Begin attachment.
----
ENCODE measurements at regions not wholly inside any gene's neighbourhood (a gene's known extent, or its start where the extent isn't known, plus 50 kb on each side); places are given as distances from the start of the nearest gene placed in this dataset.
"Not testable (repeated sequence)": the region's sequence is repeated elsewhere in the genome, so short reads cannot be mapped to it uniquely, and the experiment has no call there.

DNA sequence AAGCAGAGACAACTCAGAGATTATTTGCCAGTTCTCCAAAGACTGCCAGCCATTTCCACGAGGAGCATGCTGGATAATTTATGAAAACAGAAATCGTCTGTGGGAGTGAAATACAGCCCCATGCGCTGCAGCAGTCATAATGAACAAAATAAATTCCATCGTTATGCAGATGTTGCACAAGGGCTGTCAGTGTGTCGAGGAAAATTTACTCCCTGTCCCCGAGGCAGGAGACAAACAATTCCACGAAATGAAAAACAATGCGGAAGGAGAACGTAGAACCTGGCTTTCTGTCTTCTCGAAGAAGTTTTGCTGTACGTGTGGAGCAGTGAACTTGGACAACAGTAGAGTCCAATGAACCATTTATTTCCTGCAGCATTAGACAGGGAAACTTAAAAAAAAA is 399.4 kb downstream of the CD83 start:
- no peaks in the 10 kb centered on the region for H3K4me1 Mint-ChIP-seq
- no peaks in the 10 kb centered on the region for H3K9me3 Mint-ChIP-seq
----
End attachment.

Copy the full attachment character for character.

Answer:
ENCODE measurements at regions not wholly inside any gene's neighbourhood (a gene's known extent, or its start where the extent isn't known, plus 50 kb on each side); places are given as distances from the start of the nearest gene placed in this dataset.
"Not testable (repeated sequence)": the region's sequence is repeated elsewhere in the genome, so short reads cannot be mapped to it uniquely, and the experiment has no call there.

DNA sequence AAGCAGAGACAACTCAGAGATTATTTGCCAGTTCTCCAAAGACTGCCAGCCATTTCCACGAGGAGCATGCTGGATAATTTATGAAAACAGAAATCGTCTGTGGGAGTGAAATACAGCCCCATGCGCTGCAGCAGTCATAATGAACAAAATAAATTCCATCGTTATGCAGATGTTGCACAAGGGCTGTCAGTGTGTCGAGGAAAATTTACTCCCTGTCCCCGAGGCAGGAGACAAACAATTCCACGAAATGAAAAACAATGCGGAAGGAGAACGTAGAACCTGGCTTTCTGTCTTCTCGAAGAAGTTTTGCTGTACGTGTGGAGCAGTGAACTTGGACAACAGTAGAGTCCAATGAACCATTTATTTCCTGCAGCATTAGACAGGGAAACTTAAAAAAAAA is 399.4 kb downstream of the CD83 start:
- no peaks in the 10 kb centered on the region for H3K4me1 Mint-ChIP-seq
- no peaks in the 10 kb centered on the region for H3K9me3 Mint-ChIP-seq